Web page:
ML Super Resolution image pixel size and dpi

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2020-05-17 02:55:29

I wonder what is the purpose of increasing the pixel size and dpi following image transformation using ML Super Resolution? Can't it be achieved on the image with the same pixel size?
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2020-05-18 12:00:30

Hey there, I replied to your comment on the other thread, so I'll just paste that reply here:
Sometimes, though not usually. If the image is quite small, the amount of detail in it is constrained the number of pixels. For example, if there is a face represented by, say, 48 total pixels (8 x 6), you can't make the edges more natural without adding more pixels to the image, it's physically impossible. If the image is larger and the face is represented by, say, 192 pixels (16 x 12) but it's blocky or blurry because someone previously upsampled it using nearest neighbor/bilinear, then it would theoretically be possible to increase detail while using the same number of pixels, but that would require a different approach. In a case like that, the ML algorithm would probably need to be trained to recognize previously upsampled images and detect the resampling algorithm used in order to undo those changes and then, while keeping the same size, upsample the image again. Also, this isn't a very common problem — usually, the images are just very small, so the pixel size needs to be increased to physically be able to create natural edges and reintroduce detail.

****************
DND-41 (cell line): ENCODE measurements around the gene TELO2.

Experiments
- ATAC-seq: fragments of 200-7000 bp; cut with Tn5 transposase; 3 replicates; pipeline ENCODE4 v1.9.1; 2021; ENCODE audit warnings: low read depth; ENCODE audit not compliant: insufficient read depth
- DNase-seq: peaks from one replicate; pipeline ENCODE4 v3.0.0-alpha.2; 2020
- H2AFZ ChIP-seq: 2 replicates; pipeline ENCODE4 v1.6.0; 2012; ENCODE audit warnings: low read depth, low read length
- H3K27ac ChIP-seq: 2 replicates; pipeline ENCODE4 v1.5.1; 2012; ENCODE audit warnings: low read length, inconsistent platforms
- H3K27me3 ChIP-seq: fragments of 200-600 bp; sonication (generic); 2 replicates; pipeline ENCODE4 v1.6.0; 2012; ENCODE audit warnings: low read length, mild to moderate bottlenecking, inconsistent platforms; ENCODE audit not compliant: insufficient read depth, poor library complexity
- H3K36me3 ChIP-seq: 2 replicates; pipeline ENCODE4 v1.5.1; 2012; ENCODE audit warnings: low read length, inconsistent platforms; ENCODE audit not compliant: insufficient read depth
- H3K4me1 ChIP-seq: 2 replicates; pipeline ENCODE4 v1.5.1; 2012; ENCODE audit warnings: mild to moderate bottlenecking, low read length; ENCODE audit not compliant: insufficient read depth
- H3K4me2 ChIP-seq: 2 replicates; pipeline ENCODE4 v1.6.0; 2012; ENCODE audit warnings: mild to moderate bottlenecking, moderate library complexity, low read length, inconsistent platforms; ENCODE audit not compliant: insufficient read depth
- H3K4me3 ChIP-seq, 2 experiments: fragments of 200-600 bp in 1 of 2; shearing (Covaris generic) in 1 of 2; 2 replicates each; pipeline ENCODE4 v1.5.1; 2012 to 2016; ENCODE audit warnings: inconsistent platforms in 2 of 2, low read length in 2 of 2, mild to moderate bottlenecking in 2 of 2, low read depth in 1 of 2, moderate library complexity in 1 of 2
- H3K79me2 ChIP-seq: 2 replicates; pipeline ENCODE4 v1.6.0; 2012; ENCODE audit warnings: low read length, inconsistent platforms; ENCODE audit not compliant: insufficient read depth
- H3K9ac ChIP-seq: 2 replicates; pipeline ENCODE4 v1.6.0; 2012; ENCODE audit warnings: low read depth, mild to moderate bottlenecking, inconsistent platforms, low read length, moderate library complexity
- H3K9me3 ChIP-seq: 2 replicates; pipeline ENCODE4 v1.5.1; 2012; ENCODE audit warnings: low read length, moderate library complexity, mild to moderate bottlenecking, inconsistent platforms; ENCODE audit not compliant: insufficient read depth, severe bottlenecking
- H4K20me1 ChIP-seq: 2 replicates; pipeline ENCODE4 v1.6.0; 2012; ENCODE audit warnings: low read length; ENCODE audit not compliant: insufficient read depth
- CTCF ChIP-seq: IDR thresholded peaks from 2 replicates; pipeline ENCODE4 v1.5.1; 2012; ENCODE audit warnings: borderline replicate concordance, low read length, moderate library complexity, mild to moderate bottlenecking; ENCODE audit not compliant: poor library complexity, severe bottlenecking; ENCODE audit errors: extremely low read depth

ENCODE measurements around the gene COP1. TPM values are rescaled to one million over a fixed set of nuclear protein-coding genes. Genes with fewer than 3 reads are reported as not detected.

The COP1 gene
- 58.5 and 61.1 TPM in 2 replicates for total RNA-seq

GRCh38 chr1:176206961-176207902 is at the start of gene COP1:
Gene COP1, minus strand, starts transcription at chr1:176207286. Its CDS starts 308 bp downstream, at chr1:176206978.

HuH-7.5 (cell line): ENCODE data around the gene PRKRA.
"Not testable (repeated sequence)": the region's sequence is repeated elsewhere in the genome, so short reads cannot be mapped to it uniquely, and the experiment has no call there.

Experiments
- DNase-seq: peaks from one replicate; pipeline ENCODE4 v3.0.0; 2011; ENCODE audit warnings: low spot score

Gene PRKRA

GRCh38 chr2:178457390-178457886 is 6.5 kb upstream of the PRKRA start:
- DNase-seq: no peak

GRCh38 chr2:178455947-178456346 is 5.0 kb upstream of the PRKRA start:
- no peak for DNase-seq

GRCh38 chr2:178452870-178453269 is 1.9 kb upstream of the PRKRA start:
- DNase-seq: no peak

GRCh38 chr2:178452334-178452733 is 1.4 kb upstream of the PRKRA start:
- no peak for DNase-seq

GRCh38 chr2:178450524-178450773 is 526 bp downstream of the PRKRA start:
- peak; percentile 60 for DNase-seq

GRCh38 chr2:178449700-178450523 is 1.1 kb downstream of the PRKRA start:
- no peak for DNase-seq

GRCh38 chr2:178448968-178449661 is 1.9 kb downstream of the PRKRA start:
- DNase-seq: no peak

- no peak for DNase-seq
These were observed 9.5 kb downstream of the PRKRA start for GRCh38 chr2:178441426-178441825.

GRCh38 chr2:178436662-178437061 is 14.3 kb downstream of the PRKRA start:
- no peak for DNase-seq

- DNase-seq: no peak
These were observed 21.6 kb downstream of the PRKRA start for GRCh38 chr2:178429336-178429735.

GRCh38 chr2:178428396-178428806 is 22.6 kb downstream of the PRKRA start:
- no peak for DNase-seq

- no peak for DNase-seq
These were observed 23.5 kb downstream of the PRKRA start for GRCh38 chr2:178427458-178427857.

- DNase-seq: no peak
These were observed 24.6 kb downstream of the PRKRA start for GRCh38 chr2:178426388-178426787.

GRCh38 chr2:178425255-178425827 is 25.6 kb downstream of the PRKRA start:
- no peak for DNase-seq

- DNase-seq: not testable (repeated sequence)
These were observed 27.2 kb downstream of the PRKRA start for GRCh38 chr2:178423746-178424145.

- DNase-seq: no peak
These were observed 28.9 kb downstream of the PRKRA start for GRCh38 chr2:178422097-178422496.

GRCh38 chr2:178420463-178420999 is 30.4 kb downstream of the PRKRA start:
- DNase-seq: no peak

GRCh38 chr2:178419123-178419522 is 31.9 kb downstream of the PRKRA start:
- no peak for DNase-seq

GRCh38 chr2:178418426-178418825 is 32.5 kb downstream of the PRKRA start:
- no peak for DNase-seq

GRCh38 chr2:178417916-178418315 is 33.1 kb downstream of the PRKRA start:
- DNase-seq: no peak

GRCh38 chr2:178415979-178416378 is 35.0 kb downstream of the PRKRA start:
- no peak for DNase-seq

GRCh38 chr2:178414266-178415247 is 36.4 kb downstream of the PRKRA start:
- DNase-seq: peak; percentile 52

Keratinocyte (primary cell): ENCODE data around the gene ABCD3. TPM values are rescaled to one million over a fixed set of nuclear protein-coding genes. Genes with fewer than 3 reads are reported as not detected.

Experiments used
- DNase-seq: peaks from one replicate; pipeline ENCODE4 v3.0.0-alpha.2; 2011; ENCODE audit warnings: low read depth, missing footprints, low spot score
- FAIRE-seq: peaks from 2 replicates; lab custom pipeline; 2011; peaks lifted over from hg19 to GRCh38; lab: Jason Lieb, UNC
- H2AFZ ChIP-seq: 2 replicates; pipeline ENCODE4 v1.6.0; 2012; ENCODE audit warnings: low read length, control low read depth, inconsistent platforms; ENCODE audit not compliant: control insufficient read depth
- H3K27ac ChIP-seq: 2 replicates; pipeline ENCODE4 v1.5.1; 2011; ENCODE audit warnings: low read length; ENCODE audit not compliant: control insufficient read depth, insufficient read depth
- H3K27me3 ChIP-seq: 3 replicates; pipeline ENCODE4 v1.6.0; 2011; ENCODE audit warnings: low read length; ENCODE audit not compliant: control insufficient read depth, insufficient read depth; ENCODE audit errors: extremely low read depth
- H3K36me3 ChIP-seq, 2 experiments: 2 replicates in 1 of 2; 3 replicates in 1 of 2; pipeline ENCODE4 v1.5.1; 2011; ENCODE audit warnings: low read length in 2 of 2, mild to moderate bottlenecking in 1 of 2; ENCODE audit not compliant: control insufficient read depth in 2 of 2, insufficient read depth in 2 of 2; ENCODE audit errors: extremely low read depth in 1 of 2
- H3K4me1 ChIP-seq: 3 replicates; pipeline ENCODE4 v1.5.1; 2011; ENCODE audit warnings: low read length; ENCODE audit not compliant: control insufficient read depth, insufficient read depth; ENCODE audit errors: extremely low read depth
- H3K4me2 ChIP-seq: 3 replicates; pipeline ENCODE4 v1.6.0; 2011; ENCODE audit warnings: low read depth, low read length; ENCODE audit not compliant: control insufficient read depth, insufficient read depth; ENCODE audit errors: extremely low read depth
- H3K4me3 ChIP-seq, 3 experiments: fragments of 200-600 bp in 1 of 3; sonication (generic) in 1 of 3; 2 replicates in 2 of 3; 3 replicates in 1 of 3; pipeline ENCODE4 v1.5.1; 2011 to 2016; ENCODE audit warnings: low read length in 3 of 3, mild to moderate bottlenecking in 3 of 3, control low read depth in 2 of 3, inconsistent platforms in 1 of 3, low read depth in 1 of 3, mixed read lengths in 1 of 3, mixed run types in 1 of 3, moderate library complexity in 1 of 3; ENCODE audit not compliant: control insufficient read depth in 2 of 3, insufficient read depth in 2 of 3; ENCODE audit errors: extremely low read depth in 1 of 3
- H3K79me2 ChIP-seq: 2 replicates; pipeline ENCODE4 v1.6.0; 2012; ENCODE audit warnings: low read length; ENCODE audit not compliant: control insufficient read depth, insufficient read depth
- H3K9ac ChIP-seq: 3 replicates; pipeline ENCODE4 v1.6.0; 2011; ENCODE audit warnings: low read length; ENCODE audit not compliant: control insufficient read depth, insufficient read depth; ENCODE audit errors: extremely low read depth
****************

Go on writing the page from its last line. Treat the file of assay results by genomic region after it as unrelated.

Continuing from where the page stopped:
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2020-05-18 14:14:27

Thank you for your reply. But, honestly, I didn't understand it fully. You mention small pixel size images and the need to increase pixels size of them. However, I tested images of different sizes, including relatively large ones (3000X4000) and they all became x3 in size after image restoration. Also, there is another issue, such as dpi. What is the purpose of increasing dpi?
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2020-05-18 15:05:42

In a raster image, the DPI setting is meaningless unless you'll be printing the image. When creating new images or resizing, it can have an effect but only because the pixel size is changed automatically if you specify a print size and a PPI (in which case, you don't specify a pixel size, so it has to be calculated automatically).

To put it another way, a raster image that is 1000x1000 pixels with a DPI of 1 is absolutely identical to the same raster image that is 1000x1000 pixels with a DPI of 1000. The only difference is the print size of the first image is 1000 inches by 1000 inches and the second is 1 inch by 1 inch. But on a screen and in terms of the detail they have, they would be identical.

For images that are 3000x4000 pixels, ML Super Resolution probably isn't especially useful unless you'll be printing a poster that will be viewed from a very close distance and you need the absolute best quality possible.